A Guide to Sports Medicine
It is not only the athletic field that sports medicine covers. Injuries resulting from physical activities are treated by this branch of orthopedics. They can occur due to overuse, over-exertion, traumatic collision, or over-extension of the ligaments and cartilage of the joints. Sports injuries can happen to any part of the body. It is in the major joints like the shoulder, hip, knee, and ankles that most sports injuries occur.
A sports injury of the shoulder is the rotator cuff tear. Four different muscles and tendons compose the rotator cuff and is responsible for the movement of the arm at the shoulder. Muscles in the rotator cuff can be torn due to traumatic impact, repetitive motion or a strong pull and this could result in serious pain and the loss of shoulder mobility.
There are surgical and non-surgical methods that can help repair a rotator cuff tear but it is based on the severity of the injury. If non-surgical efforts cannot relieve the pain and surgery is required, rotator cuff tears can be repaired through arthroscopic techniques. This type of surgery is minimally invasive. In this method small incisions are made so that a fiber-optic camera can be inserted together with some specialized operating tools. This type of surgery results in successful repair of the rotator cuff with a less painful recover time.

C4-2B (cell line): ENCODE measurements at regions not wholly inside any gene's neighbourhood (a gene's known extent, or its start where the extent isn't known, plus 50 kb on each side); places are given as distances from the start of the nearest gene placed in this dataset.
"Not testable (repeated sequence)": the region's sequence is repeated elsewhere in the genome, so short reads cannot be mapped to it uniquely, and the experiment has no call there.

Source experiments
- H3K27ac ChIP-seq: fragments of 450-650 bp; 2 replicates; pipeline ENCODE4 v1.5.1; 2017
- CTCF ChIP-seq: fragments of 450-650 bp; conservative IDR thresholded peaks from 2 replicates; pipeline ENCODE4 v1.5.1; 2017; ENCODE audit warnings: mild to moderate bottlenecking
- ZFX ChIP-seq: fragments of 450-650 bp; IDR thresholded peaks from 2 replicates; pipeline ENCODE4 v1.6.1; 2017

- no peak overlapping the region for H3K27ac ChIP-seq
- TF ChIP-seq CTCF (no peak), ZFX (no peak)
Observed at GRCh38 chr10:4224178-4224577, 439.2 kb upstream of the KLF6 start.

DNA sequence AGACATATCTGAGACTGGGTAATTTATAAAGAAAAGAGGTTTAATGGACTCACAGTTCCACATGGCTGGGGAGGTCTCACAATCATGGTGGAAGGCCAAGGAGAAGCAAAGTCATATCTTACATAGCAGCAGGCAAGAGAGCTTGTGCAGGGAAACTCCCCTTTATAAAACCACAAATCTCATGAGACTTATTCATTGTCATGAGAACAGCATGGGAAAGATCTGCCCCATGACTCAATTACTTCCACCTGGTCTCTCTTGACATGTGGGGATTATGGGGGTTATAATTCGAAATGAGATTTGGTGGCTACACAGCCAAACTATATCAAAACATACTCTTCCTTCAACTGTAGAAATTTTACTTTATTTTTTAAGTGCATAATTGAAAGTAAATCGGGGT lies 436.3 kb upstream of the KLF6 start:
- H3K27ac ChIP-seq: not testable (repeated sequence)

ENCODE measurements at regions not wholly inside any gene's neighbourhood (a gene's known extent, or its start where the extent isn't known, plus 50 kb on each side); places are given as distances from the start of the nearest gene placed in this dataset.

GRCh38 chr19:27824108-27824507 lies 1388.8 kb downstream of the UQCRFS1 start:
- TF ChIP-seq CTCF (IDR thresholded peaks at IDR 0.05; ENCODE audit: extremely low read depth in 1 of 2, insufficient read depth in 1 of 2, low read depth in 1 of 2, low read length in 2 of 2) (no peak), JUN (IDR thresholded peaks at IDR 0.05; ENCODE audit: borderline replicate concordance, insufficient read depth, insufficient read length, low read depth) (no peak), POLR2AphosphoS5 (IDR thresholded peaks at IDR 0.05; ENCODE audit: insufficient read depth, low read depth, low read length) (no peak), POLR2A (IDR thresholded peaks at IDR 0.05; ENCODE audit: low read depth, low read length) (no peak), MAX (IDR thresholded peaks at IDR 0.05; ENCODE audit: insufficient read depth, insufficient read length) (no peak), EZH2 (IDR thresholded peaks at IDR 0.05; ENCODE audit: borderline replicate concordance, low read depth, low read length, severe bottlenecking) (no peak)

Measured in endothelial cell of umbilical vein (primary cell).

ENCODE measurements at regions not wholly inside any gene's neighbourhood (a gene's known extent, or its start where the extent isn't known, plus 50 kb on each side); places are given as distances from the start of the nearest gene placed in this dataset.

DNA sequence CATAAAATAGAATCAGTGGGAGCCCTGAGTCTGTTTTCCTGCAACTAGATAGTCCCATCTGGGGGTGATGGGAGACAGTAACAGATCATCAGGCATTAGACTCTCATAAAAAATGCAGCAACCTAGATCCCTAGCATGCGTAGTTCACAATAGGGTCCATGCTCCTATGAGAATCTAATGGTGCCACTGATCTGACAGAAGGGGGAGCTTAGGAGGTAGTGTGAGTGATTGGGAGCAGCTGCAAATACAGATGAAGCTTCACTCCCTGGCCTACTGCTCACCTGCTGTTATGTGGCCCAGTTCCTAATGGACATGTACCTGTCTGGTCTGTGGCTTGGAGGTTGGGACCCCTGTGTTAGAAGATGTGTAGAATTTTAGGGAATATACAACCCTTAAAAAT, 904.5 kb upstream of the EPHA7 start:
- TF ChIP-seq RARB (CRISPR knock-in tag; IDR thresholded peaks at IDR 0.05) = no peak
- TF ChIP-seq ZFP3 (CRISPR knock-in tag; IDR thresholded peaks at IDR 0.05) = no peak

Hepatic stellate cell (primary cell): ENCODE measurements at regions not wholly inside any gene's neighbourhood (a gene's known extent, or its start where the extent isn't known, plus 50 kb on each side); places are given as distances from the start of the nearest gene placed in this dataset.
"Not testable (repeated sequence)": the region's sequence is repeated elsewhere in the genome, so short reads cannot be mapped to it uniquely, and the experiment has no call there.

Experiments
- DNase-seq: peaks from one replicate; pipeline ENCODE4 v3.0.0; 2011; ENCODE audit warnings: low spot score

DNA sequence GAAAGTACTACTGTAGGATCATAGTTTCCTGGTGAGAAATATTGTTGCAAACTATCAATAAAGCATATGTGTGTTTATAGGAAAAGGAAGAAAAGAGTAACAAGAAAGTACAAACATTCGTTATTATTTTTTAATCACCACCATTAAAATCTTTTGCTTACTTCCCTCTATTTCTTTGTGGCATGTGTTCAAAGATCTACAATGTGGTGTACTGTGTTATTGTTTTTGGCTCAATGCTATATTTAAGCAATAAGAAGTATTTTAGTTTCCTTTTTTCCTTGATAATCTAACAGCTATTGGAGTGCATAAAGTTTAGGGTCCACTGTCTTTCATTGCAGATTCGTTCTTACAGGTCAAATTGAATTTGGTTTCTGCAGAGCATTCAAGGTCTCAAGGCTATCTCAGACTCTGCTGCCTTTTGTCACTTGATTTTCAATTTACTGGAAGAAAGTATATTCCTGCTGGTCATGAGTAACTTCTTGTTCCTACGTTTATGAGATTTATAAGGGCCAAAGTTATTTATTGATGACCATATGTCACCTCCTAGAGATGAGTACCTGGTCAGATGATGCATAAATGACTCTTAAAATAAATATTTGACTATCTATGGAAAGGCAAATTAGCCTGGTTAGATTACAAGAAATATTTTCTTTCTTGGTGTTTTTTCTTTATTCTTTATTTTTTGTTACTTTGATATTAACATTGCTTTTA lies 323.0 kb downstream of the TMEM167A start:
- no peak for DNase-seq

Another common sports injury is a torn ACL which can be treated with sports medicine procedures. Our knees have rotational stability due to the ACL. ACL is torn when there is over rotation, sudden changes in direction, landing incorrectly or traumatic collision. When the ACL is torn there is a popping noise and you will not be able to put weight on the knee joint because of the pain and swelling.
Non-surgical treatment options are available after an ACL tear Surgery though is necessary since torn ACL will not heal on its own to be able to return to active lifestyle. Now, torn ACL can be repaired through arthroscopic procedures. You can recover fast with this surgery but you cannot return to sports until after six months.
Between the thigh bone and the shinbone is the meniscus which acts as cushioning or shock absorber between the two bones. Meniscal tears result from excess stress on the knee joint from traumatic collision, squatting, or over rotation, and accompanies other knee injuries like the ACL tear.
If your meniscus is torn, you can still walk and athletes may continue to play through the injury. In a few days, you will experience having a stiff and swollen knee but this will happen gradually. RICE or Rest, Ice, Compression, and Elevation is the non-surgical treatment to meniscal tears. If there is a need for surgery, the arthroscopic technic is used.